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Defining Terms

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Last week a Facebook friend posed the question – what does the word warrior mean to you?

A combat vet friend emailed a couple days later to ask me for a definition of Warrior. I’m pretty sure some lovely woman asked him this question and he was struggling to get the answer right without scaring her with so much honesty that she ran for the woods. Nonetheless, it’s a valid and important question.
The Wounded Warrior Project is now treating us to extended commercials interspersed throughout our evenings of zoning out on the couch, staring at the television, and bemoaning the fact that there’s nothing of interest to watch. Don’t get me wrong, I appreciate the work The Wounded Warrior Project does. Though it angers me each time I see one of their commercials that an individual who goes to war at the biding our government, now has to resort to begging for donations in order to get top-notch care for the injuries sustained doing what he was ordered to do.
But that’s another blog post altogether.
My point here is that the word warrior is being bandied about with great frequency and it would behoove us to think about just what the term means to us.
I suspect, like most complicated concepts, the meaning is different from individual to individual. Therefore, I’m going to tell you my understanding of the word and I am asking you to comment and share what the word warrior means to you personally.
For me, a warrior is someone who has found a way, reached within themselves and found a power most of us don’t even know exists, to walk through horror and come out the other side alive. I, personally, never use the word warrior for anyone but a combat veteran. But I do not call them warriors because of what they did during war. I call them warriors because of what they do every single day since returning from war. Many have done things, seen things, experienced things that changed them. Forever.
No one goes to war and comes back the same person. No one.
The rules of war are not the rules of polite society. Battle is about keeping yourself and your buddies alive. Period. War traumatizes because what is required in combat is directly and dramatically opposed to everything we are taught, and everything we know innately within ourselves about the sanctity of life. Why else demonize the enemy? Why else work so hard to convince ourselves that for those we kill in war life and death hold different meanings than they do for us.
All of this denial of long-held beliefs in order to survive is burned into those who go to war. If it were not, none would return to us.
The courage, the incredible power of the warrior, is that once he returns to us, day-by-day, night-by-night he lives through the adjustment necessary to live among a society that does its best to transform his experience into flag waving honor when the warrior knows damn good and well there is nothing glorious about war. Nothing whatsoever.

Books by Pamela Foster
All books can be ordered through any bookstore or library. In addition they are available through Amazon.com as both conventional books and as download to Kindle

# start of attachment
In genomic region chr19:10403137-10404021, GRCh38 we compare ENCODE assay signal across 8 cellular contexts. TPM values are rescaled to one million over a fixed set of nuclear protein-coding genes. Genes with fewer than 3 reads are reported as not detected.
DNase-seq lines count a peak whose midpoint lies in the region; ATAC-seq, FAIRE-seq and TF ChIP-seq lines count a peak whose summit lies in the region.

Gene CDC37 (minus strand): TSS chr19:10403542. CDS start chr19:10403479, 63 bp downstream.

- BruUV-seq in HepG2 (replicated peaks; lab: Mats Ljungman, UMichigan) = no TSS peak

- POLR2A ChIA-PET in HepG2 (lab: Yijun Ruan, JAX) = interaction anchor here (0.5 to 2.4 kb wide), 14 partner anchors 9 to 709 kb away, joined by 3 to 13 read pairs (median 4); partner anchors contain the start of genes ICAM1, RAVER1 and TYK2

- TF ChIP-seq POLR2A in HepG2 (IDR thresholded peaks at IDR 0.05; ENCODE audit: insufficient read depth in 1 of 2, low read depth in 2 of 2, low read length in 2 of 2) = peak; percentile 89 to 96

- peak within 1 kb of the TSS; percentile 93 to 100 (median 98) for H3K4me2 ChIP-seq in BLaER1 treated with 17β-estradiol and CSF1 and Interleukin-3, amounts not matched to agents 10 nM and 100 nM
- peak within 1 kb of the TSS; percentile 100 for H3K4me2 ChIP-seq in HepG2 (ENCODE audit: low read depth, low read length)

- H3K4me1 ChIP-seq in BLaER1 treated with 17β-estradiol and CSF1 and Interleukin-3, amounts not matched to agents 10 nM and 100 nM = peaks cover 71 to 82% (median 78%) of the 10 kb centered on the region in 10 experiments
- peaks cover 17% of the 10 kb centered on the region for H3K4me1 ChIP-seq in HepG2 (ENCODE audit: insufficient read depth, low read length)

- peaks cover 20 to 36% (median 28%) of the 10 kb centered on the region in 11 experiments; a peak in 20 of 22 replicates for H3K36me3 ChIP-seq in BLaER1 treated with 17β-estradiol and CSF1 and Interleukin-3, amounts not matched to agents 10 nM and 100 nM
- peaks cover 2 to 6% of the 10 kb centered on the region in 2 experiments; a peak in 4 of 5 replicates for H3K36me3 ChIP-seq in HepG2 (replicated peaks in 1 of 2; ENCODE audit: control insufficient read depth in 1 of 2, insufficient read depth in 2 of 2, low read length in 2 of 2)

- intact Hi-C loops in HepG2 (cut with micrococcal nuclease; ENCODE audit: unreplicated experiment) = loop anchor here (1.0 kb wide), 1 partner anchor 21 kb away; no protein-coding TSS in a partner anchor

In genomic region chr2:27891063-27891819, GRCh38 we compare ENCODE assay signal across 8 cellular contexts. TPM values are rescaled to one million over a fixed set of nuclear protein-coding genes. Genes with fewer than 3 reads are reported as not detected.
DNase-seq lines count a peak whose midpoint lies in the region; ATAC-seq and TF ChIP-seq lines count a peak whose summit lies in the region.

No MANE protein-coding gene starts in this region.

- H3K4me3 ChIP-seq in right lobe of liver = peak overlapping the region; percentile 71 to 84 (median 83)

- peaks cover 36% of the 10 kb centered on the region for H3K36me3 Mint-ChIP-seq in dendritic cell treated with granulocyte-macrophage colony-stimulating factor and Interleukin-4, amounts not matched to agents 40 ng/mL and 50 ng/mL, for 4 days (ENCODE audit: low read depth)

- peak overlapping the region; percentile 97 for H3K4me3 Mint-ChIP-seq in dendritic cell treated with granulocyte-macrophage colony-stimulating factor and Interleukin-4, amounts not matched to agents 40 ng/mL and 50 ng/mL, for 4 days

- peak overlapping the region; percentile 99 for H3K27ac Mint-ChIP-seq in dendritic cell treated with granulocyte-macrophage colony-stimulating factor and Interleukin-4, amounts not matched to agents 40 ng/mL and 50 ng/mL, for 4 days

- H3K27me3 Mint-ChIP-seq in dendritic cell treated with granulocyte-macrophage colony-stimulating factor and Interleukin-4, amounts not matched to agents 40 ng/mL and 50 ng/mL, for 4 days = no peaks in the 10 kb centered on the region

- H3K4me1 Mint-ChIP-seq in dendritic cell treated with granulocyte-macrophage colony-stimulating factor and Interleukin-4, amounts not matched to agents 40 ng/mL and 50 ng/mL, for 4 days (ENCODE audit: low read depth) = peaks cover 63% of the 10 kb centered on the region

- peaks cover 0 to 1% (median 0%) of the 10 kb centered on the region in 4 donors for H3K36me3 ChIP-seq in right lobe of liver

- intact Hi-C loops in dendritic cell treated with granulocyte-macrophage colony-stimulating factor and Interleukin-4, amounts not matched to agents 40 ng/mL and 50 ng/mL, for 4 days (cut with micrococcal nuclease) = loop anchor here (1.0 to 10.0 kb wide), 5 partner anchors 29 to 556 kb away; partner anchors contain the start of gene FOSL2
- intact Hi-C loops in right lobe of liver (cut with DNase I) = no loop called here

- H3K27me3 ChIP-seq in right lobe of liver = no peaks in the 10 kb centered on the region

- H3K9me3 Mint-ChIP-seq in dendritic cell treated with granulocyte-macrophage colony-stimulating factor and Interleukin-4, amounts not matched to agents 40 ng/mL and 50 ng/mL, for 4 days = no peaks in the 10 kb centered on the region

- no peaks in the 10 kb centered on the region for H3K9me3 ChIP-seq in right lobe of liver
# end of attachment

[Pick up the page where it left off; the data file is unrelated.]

Redneck Goddess, Contemporary southern novel
Noisy Creek, Contemporary southern novel
Bigfoot Blues, Contemporary novel set in the Pacific Northwest
My Life with a Wounded Warrior, Personal essays
Clueless Gringos in Paradise, Humorous travel Memoir
Ridgeline, Historical Fiction, Western
The Perfect Victim, Suspense
Boogie with Chesty, an essay about a PTSD Service Dog

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5 thoughts on “Defining Terms

  1. My definition is much the same as yours, Pam. I see my husband as a true Warrior, and a true Hero. Not only did he fight for his country and deal with the constant adjustment process that entails, but he is also dealing with a diagnosis of cancer and dealing with more adjustments from that. I believe that cancer sufferers/survivors are also people who can never be the same again within themselves after a different kind of battle. A I think, neither can their families.
    Thank you for another fantastic post, Pam 🙂

  2. Reblogged this on Alice White Author and commented:
    An insightful blog post from my friend and fellow author, Pamela Foster.
    I believe that cancer sufferers/survivors are also people who can never be the same again within themselves after a different kind of battle. A I think, neither can their families.
    Thank you for another fantastic post, Pam 🙂

  3. I’ve been saying the same thing about Wounded Warrior project too. That it’s a great charity and they do wonderful things, but it makes me so mad that there even has to be such a charity b/c the govt turns their backs on our servicepeople. Sad. I just added the Bigfoot book to my wishlist on Amazon.

  4. I find Wounded Warrior commercials irritating in the fact that they use a song that seems to include Vietnam veterans and the real fact is they only help Post 9/11 veterans.

  5. I so agree with your concept of the word warrior, and don’t feel I can add anything to it. I have met some of these warriors and my concept is that they are courageous beyond any measure, and you are right. It is because today, tomorrow and forever, they meet life with a bravery that sets them apart from the rest of us. I have a question. Is revkeo’s statement true about the Wounded Warrior project not helping Vietnam vets? If it is I’m changing my support, because those guys were left out of everything decent this world could have offered them, and to leave them out now is incorrigible. I want to support an organization that includes all veterans of all conflicts.

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